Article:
Digging deep, NBA player gives back

By Shanna O’Mara

The new practice facility being built behind Alumni Gym will bear the name of storied graduate Jason Thompson, ’08.

Thompson, a seven-year NBA veteran and major donor to the project, attended the groundbreaking ceremony on July 27 and said he’s proud to give back to his alma mater.

“I never shy away from coming back to Rider,” he said.

During his senior year, Thompson was the 12th overall pick in the NBA Draft by the Sacramento Kings. Last summer, he was traded to the Philadelphia 76ers and then to the defending NBA champions, the Golden State Warriors.

“When I came here as a freshman, I never imagined being in the league right now, eight years in, coming back to the school that I went to and having my name on the new practice facility court,” Thompson said. “I’m living the dream.”

The construction of this $2.25 million facility is part of a multi-phased project to expand the Alumni Gym, the oldest building on the Lawrenceville campus. This phase of the project was funded entirely through private donations. The 8,400 square-foot gym will be more accessible for the men’s and women’s basketball teams who, until now, have had to meet at obscure times because of limited availability.

“The Jason Thompson Court recognizes Jason for his financial commitment to the Campaign for Rider Athletics, his passion for Rider Basketball and his willingness to help us move the program forward,” Rider Director of Athletics Don Harnum said in a press release.

Rider retired Thompson’s jersey in 2009, making this just the second basketball number and sixth sports’ uniform honored in university history. Thompson’s basketball number of 1 was retired. Earlier were the numbers 4, men’s basketball; 9, softball; 19, field hockey; as well as 9 and 31, baseball.

He is the second Rider player to be drafted into the NBA, the first being Greg Cisson in 1968.

During his time at Rider, Thompson earned 2,040 points and a program-record 1,171 rebounds in 122 games, gaining All-American status. In the NBA, he has played 541 games as a King, accumulating over 5,000 points and 3,750 rebounds in seven seasons.

Referring to his selection as a “blessing,” Thompson recalled the moment he realized he had made it big.

“I found out I was drafted not long before everyone else did,” he said. “I had a big draft party with all of my friends and family, and we enjoyed the moment until I had to wake up the next morning to catch my flight to California. You enjoy that in one suit, then fly 3,000 miles and change into another.”

As he transitions from being one of the youngest players on the Kings to being a veteran on the Warriors, Thompson assumes his new leadership role.

“I’ve been through a lot with this organization, the good and the bad, so I can teach the young guys, especially those who haven’t even played a full season yet, to be even better,” he said.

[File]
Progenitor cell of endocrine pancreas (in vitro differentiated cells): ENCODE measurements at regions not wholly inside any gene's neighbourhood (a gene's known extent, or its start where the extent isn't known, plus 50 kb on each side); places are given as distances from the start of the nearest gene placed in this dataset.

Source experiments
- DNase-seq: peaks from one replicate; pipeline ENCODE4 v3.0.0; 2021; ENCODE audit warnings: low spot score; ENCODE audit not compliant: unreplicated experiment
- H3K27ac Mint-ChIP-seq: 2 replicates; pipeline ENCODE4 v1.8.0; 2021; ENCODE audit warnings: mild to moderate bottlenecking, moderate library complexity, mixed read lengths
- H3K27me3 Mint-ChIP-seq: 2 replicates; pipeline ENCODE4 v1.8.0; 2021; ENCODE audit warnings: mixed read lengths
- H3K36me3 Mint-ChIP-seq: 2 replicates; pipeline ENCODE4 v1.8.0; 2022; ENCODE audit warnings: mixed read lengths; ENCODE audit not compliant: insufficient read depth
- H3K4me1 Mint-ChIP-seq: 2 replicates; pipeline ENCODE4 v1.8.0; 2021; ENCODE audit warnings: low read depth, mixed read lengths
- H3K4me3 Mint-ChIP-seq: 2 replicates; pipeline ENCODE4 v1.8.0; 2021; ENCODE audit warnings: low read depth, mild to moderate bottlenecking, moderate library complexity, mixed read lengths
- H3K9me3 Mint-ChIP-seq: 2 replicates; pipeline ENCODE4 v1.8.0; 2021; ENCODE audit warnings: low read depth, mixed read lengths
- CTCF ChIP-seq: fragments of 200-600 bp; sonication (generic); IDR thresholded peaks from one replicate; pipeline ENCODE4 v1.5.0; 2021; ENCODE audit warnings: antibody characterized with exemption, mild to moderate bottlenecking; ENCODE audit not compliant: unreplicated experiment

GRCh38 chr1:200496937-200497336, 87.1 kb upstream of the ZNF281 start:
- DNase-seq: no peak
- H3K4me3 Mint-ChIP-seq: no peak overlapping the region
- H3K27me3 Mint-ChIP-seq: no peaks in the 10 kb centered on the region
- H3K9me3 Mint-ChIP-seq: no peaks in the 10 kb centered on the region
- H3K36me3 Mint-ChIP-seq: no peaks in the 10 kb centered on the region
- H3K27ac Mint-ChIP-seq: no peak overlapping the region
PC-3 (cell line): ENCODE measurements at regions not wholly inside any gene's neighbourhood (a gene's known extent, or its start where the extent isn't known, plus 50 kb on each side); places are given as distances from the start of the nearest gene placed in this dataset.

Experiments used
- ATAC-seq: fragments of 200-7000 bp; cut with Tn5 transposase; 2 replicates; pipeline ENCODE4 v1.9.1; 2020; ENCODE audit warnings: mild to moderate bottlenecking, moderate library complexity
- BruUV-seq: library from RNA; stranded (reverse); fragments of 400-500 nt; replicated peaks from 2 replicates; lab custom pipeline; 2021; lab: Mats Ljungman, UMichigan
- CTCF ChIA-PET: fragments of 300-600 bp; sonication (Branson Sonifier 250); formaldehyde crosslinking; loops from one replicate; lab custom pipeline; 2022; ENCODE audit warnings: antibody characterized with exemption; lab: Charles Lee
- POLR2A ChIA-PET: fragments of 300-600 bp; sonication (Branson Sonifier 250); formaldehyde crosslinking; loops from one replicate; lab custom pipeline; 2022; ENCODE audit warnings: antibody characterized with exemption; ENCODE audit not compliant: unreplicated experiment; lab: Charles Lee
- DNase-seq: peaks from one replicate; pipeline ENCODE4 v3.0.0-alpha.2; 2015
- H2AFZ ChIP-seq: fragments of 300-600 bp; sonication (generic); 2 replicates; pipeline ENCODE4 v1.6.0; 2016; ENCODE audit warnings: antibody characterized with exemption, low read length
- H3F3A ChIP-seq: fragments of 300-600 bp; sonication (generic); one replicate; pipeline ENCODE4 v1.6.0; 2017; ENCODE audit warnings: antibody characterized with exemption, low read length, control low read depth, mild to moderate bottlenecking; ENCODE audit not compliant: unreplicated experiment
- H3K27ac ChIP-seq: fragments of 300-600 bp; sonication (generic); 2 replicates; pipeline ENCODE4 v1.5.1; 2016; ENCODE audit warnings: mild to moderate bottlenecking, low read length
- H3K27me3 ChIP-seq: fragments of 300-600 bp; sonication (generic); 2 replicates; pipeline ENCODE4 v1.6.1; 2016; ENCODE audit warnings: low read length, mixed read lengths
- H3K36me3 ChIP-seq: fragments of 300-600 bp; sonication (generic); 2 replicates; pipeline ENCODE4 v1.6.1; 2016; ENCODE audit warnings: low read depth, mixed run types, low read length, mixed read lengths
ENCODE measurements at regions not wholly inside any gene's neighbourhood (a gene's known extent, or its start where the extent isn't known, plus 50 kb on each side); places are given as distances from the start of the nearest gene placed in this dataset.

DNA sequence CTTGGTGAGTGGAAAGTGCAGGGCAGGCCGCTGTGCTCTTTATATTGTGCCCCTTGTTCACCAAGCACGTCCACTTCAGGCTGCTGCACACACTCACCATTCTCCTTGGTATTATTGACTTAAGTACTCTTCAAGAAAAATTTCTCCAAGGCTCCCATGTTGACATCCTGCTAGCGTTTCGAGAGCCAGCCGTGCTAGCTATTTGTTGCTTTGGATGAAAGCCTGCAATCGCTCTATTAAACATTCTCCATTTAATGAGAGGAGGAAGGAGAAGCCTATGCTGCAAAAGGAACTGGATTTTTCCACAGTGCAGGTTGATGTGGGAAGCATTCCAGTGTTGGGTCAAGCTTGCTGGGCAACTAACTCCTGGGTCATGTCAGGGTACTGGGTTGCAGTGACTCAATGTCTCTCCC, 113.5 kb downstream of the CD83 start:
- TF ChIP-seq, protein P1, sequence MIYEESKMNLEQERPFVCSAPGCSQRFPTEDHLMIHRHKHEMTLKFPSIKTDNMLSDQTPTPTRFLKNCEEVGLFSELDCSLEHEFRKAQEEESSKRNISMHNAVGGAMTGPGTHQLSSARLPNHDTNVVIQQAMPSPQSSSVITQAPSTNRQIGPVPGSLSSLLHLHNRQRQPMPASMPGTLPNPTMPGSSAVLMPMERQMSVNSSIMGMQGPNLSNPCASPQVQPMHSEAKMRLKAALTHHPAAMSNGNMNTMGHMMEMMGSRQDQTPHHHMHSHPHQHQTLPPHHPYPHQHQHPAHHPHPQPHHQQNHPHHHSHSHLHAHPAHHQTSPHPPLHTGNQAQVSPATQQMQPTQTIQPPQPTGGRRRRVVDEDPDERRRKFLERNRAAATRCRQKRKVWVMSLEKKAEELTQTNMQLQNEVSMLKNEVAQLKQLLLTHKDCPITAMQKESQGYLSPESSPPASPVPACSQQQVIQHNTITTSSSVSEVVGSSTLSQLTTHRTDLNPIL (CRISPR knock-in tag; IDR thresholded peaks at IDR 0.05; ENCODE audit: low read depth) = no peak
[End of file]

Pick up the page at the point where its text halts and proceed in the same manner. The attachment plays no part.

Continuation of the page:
Although Thompson has been out of school and in the league for nearly eight years, he has yet to forget his roots. Often returning to practice with the Broncs and working with Head Coach Kevin Baggett, Thompson also maintains relationships with the professors to whom he credits his entrepreneurial success.

“They really thrive off of being able to help students get to where they want to be and achieve their goals,” he said.

Graduating with a degree in communication, Thompson’s goal is to become a TV and radio sports analyst. He credits his broadcasting experience at Rider as well as his time at Sportscaster U, a broadcast training camp for basketball players, as he looks forward to a career after his playing time has ended.

“There is no time limit for me,” he said. “I’ll play until the wheels fall off, but God forbid anything happens to me, I have something to fall back on, and that’s very important.”

Thompson has learned the value of continuing his education and planning for the future while working with other NBA greats such as Amar’e Stoudemire, Nazr Mohammed and Danny Granger.

“We’re not just athletes on the court. We have to be entrepreneurs, to support ourselves and our families,” he said.

Thompson also admits to having another passion off the court: relationships. He hopes to pursue a radio career not only centered on sports but one that would delve into the complicated world of dating. Thompson says he is “greatly intrigued” by this topic and  would like to explore this subject, telling stories he has heard over the years and perhaps shedding light on a few athletes’ perspectives.

“I’d handle sports during the day and host an XM show about relationships in my free time,” he said.

He also plans on dedicating much of his free time to community service, as he did in Sacramento. Teaming up with the American Heart Association, the generous Rider alumnus established the Jason Thompson Foundation in honor of his cousin, Tiffany Carroll, who passed away in 2010 of heart disease. Through this foundation, he works with children to battle issues such as obesity and juvenile diabetes. He encourages healthy eating and regular exercise with the goal of decreasing the number of deaths because of such illnesses.

Throughout the year, Thompson also hosted toy drives and turkey giveaways, and visited children’s hospitals. While moving from Sacramento to Oakland, Thompson hopes to continue his charity work with his next team.

“I’m excited for this new opportunity,” he said. “I’m going to continue to help out wherever I can.”

Looking back at his years at Rider and experience in the NBA, Thompson has a word of advice for young athletes hoping to succeed within their sport as well as all those continuing their education with the goal of conquering the business world.

“Never let anyone tell you that you can’t do something. With hard work, dedication and support from family and friends, anything is possible.”

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